Although, the moment arises when I have to begin to wonder if being human, having a consciousness and being able to recognize ourselves as distinct agents — something that no other creatures on this planet have, at least not to such an extent — maybe means that we ought to break this cycle of nature; maybe it is time that we move past our ways of self-benefaction.

We are programmed to survive — no matter what the circumstances. Because, as history has shown, human beings would rather take from each other than help each other, we have been forced to fend for ourselves — often at times at the expense of a fellow brother.

This all for the hope of attaining a monetary fortune, a fortune that only exists in our minds. If you look throughout history and all the greats that had once lived and even at those that are still alive today, you will notice a pattern. All those that are worth remembering have two things in common; they all worked on bettering themselves as people (not financially, but rather physically and mentally) and then used their skills towards creating something that would benefit the rest of the world.

What human beings really want is to create a lasting change — to create a legacy that will live on past our days. You can't take money with you to your grave. You may not be able to take ideas with you either, but knowing that you did real good with your life is a much better way to finish up then knowing that although you made a fortune, you don't have much else to show for it.

Happiness requires excitement and passion. You must be excited about the way you are living your life and for the purpose that you are living it for. The experiences and actions that you take are what really ought to bring you joy, not the cash rewards. There is a reason why people say that it is not the destination that counts, but rather the journey itself: the destination is always the same — death.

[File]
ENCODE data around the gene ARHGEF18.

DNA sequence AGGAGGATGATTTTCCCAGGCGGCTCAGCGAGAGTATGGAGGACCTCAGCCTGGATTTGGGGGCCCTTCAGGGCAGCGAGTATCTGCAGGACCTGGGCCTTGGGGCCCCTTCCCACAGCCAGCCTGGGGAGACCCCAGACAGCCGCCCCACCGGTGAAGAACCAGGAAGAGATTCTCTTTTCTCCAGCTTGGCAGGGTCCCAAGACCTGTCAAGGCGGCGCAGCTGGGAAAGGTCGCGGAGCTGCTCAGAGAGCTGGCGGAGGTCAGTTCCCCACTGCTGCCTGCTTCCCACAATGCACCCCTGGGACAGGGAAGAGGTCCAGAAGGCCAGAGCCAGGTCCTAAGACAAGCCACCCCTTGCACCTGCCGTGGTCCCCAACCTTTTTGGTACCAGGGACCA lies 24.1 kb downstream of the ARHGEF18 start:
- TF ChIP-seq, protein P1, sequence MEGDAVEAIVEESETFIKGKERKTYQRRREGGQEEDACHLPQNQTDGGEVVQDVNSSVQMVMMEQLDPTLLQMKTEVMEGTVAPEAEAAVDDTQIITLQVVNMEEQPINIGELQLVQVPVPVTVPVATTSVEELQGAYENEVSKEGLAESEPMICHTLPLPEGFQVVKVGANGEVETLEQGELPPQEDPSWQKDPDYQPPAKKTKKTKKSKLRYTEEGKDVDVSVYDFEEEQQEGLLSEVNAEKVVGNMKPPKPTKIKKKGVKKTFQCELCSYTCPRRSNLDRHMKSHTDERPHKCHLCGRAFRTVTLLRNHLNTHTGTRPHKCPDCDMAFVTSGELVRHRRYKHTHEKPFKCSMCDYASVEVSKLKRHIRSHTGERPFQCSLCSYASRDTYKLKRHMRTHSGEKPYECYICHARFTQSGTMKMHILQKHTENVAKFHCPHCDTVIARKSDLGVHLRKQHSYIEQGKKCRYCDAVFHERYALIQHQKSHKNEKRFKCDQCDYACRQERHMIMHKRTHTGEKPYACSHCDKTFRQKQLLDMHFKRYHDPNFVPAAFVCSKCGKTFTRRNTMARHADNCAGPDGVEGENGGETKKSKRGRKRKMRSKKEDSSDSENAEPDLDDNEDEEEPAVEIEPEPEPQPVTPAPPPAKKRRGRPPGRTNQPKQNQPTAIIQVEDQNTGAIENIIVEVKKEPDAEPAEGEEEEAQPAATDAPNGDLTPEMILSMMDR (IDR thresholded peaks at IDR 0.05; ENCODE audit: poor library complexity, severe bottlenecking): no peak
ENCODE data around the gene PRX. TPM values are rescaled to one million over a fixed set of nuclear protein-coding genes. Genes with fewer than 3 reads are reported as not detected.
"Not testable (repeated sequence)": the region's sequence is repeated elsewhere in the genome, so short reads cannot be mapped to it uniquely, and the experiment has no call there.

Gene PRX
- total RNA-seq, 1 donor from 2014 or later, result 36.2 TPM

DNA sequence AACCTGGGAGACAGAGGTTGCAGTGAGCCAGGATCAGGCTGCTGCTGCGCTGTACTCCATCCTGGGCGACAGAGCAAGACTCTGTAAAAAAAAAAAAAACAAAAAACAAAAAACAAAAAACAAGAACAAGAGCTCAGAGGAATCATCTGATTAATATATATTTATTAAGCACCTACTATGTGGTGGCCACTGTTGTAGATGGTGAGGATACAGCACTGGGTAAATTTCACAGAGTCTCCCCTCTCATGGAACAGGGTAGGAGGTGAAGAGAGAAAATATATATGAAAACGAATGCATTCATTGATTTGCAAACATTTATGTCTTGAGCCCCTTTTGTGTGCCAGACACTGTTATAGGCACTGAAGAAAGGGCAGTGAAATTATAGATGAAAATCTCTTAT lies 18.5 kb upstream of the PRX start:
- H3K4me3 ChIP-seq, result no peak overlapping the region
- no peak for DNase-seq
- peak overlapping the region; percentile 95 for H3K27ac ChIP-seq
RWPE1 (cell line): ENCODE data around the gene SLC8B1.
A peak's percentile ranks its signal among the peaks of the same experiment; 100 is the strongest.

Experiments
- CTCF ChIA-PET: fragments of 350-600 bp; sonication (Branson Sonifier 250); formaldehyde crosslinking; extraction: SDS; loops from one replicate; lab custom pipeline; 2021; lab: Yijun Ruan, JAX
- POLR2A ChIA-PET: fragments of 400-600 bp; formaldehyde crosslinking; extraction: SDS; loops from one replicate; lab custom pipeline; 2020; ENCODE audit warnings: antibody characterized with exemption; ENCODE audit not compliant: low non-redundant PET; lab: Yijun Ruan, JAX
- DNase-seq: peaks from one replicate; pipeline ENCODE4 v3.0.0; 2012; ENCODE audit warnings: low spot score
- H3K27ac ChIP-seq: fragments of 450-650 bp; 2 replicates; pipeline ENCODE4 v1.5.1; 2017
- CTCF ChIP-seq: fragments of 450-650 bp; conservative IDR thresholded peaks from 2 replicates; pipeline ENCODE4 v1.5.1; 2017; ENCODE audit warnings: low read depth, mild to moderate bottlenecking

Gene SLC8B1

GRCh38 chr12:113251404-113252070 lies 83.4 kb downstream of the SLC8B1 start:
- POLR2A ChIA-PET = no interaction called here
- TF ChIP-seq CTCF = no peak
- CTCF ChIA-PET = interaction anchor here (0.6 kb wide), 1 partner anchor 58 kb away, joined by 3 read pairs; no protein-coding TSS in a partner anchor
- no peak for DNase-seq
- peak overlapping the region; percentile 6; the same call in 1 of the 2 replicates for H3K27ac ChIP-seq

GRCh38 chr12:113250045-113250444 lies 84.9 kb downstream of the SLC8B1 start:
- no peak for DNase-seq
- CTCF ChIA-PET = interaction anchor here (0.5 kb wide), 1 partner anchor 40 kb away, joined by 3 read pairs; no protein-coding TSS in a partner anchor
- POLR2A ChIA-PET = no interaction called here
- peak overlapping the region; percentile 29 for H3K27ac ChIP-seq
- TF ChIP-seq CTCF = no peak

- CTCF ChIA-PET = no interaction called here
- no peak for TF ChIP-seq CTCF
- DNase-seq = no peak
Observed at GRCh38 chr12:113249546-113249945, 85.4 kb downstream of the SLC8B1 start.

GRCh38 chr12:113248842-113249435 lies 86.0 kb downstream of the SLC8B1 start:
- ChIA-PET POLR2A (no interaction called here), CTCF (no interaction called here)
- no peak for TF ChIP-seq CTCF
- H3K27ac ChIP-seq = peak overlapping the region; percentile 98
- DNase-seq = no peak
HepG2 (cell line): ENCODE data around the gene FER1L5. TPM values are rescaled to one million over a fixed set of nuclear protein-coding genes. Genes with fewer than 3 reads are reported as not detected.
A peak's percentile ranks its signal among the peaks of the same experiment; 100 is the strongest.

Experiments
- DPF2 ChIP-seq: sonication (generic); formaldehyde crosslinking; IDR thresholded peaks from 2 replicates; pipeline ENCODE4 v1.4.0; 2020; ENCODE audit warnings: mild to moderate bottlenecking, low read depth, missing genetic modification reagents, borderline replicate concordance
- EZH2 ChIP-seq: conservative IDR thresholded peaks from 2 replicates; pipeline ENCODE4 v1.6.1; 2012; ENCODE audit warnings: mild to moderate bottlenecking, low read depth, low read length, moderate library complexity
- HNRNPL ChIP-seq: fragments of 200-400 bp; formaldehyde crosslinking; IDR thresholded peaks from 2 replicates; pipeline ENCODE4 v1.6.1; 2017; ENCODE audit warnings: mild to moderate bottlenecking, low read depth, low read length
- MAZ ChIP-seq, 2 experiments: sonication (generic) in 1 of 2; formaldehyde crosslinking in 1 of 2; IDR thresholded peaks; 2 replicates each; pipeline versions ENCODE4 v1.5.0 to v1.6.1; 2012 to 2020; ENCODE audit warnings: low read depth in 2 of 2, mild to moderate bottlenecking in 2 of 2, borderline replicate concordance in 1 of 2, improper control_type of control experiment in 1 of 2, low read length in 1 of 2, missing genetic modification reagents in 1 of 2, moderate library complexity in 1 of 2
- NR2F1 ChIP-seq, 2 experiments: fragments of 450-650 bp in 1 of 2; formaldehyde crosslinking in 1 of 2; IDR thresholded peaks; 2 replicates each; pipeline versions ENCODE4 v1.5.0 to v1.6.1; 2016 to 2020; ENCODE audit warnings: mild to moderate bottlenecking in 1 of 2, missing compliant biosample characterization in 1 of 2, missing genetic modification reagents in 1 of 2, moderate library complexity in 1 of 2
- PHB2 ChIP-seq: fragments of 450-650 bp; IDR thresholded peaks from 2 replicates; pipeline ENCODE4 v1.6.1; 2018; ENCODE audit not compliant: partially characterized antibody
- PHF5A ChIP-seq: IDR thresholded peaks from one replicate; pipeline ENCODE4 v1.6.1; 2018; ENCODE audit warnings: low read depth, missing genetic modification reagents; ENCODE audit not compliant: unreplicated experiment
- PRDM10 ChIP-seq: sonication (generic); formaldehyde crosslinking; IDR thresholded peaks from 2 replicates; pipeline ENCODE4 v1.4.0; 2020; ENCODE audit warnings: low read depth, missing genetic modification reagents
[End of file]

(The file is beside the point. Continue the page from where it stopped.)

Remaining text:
Whether or not you are a millionaire, I promise you, you will die. If you are spending every waking moment aiming at how to make another buck, all you will be left with on your deathbed is a long calculation of numbers and one lump sum that when looked at with a wise eye, amounts to zero. Human beings cannot survive on their own, so don't bother trying to live a life of seclusion.

Make real connections and let your actions not only benefit you, but also benefit your brothers and sisters. Find a universal purpose and figure out your very own way of achieving it. Live life spreading love and happiness and not only by collecting payments. If your only two options are to die rich and miserable or broke and happy, go with the latter. Or be smart and find a way to die wealthy and happy.

Paul Hudson | Elite. 

For more from Paul, follow him on Twitter @MrPaulHudson

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A young writer, philosopher, and entrepreneur, Paul Hudson (@MrPaulHudson) has been writing for Elite Daily nearly since the start. He primarily addresses the successes and downfalls of love and life.
A young writer, philosopher, and entrepreneur, Paul Hudson (@MrPaulHudson) has been writing for Elite Daily nearly since the start. He primarily addresses the successes and downfalls of love and life.